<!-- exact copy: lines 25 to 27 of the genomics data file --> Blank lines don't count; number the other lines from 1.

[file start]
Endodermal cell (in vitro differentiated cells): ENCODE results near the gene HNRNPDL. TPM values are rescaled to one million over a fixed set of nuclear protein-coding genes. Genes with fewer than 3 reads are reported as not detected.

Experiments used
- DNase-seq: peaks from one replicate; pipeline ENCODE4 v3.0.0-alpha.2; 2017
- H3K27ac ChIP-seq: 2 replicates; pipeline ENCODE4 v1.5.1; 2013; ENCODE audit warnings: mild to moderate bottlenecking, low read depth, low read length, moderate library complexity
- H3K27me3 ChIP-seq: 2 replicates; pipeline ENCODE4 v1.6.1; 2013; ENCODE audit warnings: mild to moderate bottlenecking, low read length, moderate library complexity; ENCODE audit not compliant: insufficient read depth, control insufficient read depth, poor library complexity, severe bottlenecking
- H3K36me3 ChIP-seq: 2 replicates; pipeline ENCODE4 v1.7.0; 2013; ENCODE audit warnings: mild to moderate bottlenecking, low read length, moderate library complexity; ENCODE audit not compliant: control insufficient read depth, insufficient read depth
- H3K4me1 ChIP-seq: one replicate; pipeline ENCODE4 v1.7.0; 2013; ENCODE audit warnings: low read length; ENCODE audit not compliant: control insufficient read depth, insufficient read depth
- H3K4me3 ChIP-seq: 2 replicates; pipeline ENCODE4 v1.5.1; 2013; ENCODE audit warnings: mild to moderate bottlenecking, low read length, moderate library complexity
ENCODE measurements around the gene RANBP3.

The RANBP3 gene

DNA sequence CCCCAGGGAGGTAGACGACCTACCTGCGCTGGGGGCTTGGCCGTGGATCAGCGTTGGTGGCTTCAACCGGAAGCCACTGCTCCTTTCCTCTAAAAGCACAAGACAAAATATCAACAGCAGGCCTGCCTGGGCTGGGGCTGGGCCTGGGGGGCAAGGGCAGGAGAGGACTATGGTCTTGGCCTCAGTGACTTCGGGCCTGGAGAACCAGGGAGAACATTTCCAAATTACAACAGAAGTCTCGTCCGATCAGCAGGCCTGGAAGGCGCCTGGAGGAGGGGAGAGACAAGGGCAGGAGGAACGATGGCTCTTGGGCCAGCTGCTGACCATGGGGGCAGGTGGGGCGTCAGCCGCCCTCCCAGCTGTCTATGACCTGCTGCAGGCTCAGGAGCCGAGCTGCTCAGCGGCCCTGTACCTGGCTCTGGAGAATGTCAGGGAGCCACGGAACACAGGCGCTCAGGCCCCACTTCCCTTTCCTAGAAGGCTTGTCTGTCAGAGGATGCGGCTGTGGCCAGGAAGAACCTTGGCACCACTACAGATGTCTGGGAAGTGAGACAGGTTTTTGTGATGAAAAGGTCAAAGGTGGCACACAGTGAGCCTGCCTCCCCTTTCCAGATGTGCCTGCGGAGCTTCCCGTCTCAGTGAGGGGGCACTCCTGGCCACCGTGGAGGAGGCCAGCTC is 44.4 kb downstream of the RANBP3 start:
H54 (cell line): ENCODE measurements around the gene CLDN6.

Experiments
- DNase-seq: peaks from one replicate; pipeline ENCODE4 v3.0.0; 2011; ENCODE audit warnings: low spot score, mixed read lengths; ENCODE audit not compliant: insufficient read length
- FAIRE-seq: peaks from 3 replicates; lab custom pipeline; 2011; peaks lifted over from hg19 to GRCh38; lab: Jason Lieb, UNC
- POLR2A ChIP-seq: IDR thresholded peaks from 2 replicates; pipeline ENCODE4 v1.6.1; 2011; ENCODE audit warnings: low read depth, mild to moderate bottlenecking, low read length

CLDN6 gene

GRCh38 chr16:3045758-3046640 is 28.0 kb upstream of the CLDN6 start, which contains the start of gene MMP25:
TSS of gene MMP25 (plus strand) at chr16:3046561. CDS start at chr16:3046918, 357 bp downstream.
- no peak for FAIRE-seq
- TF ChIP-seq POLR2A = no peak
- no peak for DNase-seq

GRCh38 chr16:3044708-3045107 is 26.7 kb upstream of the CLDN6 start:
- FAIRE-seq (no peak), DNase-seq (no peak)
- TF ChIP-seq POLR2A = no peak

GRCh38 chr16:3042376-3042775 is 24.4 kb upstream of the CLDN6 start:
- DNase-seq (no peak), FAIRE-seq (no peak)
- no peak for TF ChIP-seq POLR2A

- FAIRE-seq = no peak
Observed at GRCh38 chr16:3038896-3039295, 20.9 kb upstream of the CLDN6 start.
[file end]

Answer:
- TF ChIP-seq POLR2A = no peak

GRCh38 chr16:3042376-3042775 is 24.4 kb upstream of the CLDN6 start:
- DNase-seq (no peak), FAIRE-seq (no peak)